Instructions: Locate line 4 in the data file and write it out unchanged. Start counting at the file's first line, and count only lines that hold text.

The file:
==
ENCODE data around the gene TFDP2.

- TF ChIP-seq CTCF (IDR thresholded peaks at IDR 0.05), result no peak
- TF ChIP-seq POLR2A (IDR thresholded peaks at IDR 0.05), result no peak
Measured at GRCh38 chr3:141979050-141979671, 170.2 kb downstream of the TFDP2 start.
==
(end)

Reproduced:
Measured at GRCh38 chr3:141979050-141979671, 170.2 kb downstream of the TFDP2 start.